Watching the bloodbath unfold will be two very interested Middle East parties. The first is Tahnoon bin Zayed, the brother of the UAE president Mohammed bin Zayed. The second is the Israeli prime minister Benjamin Netanyahu.
As Matthew Hedges wrote in our 6 June newsletter Tahnoon is the strategic architect who behind the scenes has built and manages the vast business affairs of the Al Nahyan, Abu Dhabi’s ruling family. He is a full brother to the president and Abu Dhabi ruler Mohammed bin Zayed and one of six brothers who form the powerful Bani Fatima bloc. Tahnoon, Hedges writes, “created the private conglomerate Royal Group and more recently the Sovereign Wealth Fund ADQ. He is also Chairman of the UAE’s largest lender, First Abu Dhabi Bank (FAB), as well as International Holding Company (IHC) and Group 42 (G42).”
On 30 January as the storm continued to break over Gautam Adani’s head, IHC made an extraordinary intervention in support of the Adani Group, announcing it was backing the company’s US$2.5 billion follow-on public offer (FPO) with a US$400 million commitment. According to Arabian Business the decision was taken by Tahnoon “based on facts.” His CEO was quoted stating “our interest in Adani Group is driven by our confidence and belief in the fundamentals of Adani Enterprises Ltd; we see a strong potential for growth from a long-term perspective and added value to our shareholders.”
Two days later Adani Group pulled the FPO saying it did so to protect investors. Arabian Business reported that volte-face without mentioning the IHC investment, an example of how tightly domestic media is controlled in the UAE.
According to Gulf States Newsletter (subscriber access) IHC is deeply invested in Adani Group. Last May it tipped US$2 billion into Adani Green Energy, Adani Transmission and Adani Enterprises. The share value of all three subsequently rose dramatically before an even more dramatic collapse in the wake of the Hindenburg report. GSN estimates IHC “may be sitting on losses of $770 million.”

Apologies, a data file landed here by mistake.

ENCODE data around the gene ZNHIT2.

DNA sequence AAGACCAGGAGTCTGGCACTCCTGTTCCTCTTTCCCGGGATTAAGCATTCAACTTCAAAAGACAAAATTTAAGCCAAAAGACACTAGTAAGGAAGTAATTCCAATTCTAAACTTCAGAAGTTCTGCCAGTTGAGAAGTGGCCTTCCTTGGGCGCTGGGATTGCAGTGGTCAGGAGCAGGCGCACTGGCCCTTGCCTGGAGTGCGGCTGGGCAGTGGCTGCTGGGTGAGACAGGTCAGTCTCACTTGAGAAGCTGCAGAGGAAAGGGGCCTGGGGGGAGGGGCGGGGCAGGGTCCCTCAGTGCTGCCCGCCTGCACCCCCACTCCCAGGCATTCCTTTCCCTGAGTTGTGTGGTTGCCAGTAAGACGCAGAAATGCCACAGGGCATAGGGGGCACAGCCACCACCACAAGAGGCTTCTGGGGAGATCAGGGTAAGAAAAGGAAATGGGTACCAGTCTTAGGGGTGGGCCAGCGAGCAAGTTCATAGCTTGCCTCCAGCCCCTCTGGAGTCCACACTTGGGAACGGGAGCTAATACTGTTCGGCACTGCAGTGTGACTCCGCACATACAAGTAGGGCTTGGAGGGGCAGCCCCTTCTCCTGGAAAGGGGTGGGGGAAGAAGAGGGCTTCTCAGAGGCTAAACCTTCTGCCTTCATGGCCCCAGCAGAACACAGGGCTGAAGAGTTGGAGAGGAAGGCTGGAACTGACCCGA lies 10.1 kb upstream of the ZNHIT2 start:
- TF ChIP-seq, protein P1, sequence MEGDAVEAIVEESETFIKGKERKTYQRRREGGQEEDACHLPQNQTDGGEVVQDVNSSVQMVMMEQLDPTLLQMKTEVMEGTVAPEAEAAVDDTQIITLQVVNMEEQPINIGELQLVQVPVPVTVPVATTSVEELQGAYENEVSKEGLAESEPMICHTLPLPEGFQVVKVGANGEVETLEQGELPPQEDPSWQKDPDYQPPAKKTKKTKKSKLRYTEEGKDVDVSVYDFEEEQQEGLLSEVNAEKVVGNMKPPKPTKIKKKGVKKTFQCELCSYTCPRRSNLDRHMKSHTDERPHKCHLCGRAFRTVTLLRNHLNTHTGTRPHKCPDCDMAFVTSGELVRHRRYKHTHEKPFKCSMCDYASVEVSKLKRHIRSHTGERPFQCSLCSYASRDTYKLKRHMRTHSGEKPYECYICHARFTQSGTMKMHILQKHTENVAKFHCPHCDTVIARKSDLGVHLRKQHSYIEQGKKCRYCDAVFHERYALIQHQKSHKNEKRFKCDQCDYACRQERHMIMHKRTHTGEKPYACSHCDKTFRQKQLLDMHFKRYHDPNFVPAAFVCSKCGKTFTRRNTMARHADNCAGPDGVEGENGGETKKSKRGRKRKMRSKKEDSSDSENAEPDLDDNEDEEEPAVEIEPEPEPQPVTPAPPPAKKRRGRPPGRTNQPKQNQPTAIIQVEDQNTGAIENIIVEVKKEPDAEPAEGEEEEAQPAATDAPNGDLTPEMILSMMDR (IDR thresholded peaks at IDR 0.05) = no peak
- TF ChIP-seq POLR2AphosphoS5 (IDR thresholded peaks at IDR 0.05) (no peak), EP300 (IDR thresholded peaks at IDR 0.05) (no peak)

Seemingly unruffled by his empire unravelling, Gautam Adani popped up in Haifa to shake hands with Israeli Prime Minister Benjamin Netanyahu on 31 January. The occasion was the sealing of a US$1.2 billion purchase of Haifa Port by the Adani Group. Netanyahu hailed it as “an enormous milestone” that will, according to the prime minister, encourage connectivity between India and Israel, a concept he said he had discussed at length with his “good friend” Narendra Modi. The Indian prime minister is also, it appears, a good friend of Gautam Adani: his administration, as noted by Hindenburg, has stepped in on several occasions to halt investigations into the Adani Group’s financial activities.
In addition to boosting trade links with India, the port purchase has been projected as the starting point for an ambitious undertaking to link the Gulf states to Israel and the Mediterranean via a rail line. Such a project though long mooted has several obstacles to overcome, not least the current tension between Jordan and Israel (the line would run through Jordan into Saudi Arabia then on to Medina and across the kingdom to Dammam on the Persian Gulf.)
That did not deter Gautam Adani from tweeting “The Abraham Accord (sic) will be a game changer for the Mediterranean sea logistics. Adani Gadot set to transform Haifa Port into a landmark for all to admire.”
Indeed the railway, were it ever to be built, would hugely assist in drawing Saudi Arabia into the Abraham Accords, joining two other Gulf states, the UAE and Bahrain, in Israel’s circle of Arab friends and allies. That would be a huge coup for Netanyahu. But with the Adani brand, like the original Hindenburg, seemingly going down in flames there will be nervous moments in Abu Dhabi and Tel Aviv.